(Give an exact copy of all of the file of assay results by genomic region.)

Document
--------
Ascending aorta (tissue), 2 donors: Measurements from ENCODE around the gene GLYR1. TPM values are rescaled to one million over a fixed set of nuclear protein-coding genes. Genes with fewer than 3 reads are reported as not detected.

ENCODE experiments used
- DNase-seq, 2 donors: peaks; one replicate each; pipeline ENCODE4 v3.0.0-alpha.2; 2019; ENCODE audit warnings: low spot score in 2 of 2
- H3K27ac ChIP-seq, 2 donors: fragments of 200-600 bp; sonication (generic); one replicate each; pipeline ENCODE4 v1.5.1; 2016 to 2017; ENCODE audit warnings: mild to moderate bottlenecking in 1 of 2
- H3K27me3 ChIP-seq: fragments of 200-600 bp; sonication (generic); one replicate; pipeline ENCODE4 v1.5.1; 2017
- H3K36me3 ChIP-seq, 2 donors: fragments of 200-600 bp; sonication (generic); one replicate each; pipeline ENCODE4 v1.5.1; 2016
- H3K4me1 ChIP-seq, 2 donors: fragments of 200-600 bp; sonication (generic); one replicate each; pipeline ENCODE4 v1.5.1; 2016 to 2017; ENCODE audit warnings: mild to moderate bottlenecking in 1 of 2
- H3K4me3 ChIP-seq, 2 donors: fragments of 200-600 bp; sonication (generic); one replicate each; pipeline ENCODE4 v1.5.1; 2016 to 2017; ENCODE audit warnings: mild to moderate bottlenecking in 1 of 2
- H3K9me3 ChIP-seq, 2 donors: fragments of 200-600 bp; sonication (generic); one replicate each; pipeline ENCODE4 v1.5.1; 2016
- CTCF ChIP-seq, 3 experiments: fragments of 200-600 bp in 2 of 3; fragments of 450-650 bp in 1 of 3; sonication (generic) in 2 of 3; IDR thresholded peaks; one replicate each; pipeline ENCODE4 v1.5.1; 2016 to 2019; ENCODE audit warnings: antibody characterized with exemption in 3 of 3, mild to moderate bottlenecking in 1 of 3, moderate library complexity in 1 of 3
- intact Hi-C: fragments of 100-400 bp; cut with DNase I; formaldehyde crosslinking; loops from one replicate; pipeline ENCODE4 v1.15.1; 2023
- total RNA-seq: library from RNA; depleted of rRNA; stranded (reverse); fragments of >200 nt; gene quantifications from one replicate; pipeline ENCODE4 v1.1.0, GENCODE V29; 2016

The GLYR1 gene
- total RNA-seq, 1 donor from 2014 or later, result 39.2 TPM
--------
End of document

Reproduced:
Ascending aorta (tissue), 2 donors: Measurements from ENCODE around the gene GLYR1. TPM values are rescaled to one million over a fixed set of nuclear protein-coding genes. Genes with fewer than 3 reads are reported as not detected.

ENCODE experiments used
- DNase-seq, 2 donors: peaks; one replicate each; pipeline ENCODE4 v3.0.0-alpha.2; 2019; ENCODE audit warnings: low spot score in 2 of 2
- H3K27ac ChIP-seq, 2 donors: fragments of 200-600 bp; sonication (generic); one replicate each; pipeline ENCODE4 v1.5.1; 2016 to 2017; ENCODE audit warnings: mild to moderate bottlenecking in 1 of 2
- H3K27me3 ChIP-seq: fragments of 200-600 bp; sonication (generic); one replicate; pipeline ENCODE4 v1.5.1; 2017
- H3K36me3 ChIP-seq, 2 donors: fragments of 200-600 bp; sonication (generic); one replicate each; pipeline ENCODE4 v1.5.1; 2016
- H3K4me1 ChIP-seq, 2 donors: fragments of 200-600 bp; sonication (generic); one replicate each; pipeline ENCODE4 v1.5.1; 2016 to 2017; ENCODE audit warnings: mild to moderate bottlenecking in 1 of 2
- H3K4me3 ChIP-seq, 2 donors: fragments of 200-600 bp; sonication (generic); one replicate each; pipeline ENCODE4 v1.5.1; 2016 to 2017; ENCODE audit warnings: mild to moderate bottlenecking in 1 of 2
- H3K9me3 ChIP-seq, 2 donors: fragments of 200-600 bp; sonication (generic); one replicate each; pipeline ENCODE4 v1.5.1; 2016
- CTCF ChIP-seq, 3 experiments: fragments of 200-600 bp in 2 of 3; fragments of 450-650 bp in 1 of 3; sonication (generic) in 2 of 3; IDR thresholded peaks; one replicate each; pipeline ENCODE4 v1.5.1; 2016 to 2019; ENCODE audit warnings: antibody characterized with exemption in 3 of 3, mild to moderate bottlenecking in 1 of 3, moderate library complexity in 1 of 3
- intact Hi-C: fragments of 100-400 bp; cut with DNase I; formaldehyde crosslinking; loops from one replicate; pipeline ENCODE4 v1.15.1; 2023
- total RNA-seq: library from RNA; depleted of rRNA; stranded (reverse); fragments of >200 nt; gene quantifications from one replicate; pipeline ENCODE4 v1.1.0, GENCODE V29; 2016

The GLYR1 gene
- total RNA-seq, 1 donor from 2014 or later, result 39.2 TPM